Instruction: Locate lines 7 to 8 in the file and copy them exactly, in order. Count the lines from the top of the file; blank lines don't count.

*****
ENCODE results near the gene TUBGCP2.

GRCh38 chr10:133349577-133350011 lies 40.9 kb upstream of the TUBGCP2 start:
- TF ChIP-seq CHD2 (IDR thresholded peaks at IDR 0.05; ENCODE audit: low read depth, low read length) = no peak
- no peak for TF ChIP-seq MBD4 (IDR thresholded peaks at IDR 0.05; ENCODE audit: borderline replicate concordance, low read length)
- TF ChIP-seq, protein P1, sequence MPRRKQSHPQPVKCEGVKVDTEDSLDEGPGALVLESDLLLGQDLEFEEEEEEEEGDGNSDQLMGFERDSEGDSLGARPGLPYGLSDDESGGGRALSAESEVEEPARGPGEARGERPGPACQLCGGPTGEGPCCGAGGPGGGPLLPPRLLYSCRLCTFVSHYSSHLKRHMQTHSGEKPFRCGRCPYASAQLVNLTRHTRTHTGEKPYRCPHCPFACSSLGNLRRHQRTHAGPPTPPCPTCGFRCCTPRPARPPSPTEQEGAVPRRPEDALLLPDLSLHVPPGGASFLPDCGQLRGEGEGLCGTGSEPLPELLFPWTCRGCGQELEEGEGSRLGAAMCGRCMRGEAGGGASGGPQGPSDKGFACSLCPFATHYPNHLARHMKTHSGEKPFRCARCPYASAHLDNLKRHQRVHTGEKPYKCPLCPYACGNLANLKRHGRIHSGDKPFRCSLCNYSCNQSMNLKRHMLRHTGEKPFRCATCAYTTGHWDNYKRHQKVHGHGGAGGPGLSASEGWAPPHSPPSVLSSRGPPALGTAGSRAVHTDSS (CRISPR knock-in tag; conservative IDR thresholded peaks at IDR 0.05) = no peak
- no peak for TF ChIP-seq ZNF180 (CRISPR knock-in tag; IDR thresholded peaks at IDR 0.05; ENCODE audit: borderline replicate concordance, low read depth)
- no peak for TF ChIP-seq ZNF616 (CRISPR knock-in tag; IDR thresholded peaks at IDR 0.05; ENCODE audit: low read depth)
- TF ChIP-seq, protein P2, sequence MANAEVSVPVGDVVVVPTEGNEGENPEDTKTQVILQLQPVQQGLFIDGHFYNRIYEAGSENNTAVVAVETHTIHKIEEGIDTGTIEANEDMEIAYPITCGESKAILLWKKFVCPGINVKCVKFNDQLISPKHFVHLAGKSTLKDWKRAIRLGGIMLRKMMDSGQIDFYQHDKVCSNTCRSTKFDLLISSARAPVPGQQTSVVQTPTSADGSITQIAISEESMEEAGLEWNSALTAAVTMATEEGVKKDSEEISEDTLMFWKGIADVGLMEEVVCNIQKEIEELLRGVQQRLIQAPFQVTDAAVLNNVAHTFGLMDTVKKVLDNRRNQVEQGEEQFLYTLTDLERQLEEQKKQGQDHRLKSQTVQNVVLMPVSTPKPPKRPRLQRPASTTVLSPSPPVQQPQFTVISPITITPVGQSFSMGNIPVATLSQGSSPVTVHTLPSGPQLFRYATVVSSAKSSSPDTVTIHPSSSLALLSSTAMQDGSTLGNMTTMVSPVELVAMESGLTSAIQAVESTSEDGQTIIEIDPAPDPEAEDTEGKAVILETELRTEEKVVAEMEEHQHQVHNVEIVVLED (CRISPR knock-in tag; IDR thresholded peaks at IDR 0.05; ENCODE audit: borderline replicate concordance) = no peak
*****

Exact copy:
- no peak for TF ChIP-seq ZNF616 (CRISPR knock-in tag; IDR thresholded peaks at IDR 0.05; ENCODE audit: low read depth)
- TF ChIP-seq, protein P2, sequence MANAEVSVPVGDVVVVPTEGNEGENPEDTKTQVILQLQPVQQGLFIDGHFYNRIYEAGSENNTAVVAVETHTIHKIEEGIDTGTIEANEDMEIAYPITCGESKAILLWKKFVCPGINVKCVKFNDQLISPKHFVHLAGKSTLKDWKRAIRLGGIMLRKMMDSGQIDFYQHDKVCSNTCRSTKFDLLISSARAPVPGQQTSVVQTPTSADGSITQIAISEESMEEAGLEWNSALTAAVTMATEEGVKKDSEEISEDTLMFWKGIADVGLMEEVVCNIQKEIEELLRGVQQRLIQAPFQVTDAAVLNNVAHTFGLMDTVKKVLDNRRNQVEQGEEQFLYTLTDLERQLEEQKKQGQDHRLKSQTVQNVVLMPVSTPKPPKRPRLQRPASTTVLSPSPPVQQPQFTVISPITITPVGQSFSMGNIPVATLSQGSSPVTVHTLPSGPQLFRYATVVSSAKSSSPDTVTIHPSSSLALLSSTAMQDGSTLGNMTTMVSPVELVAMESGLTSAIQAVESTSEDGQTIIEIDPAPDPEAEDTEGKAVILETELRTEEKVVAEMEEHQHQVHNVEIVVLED (CRISPR knock-in tag; IDR thresholded peaks at IDR 0.05; ENCODE audit: borderline replicate concordance) = no peak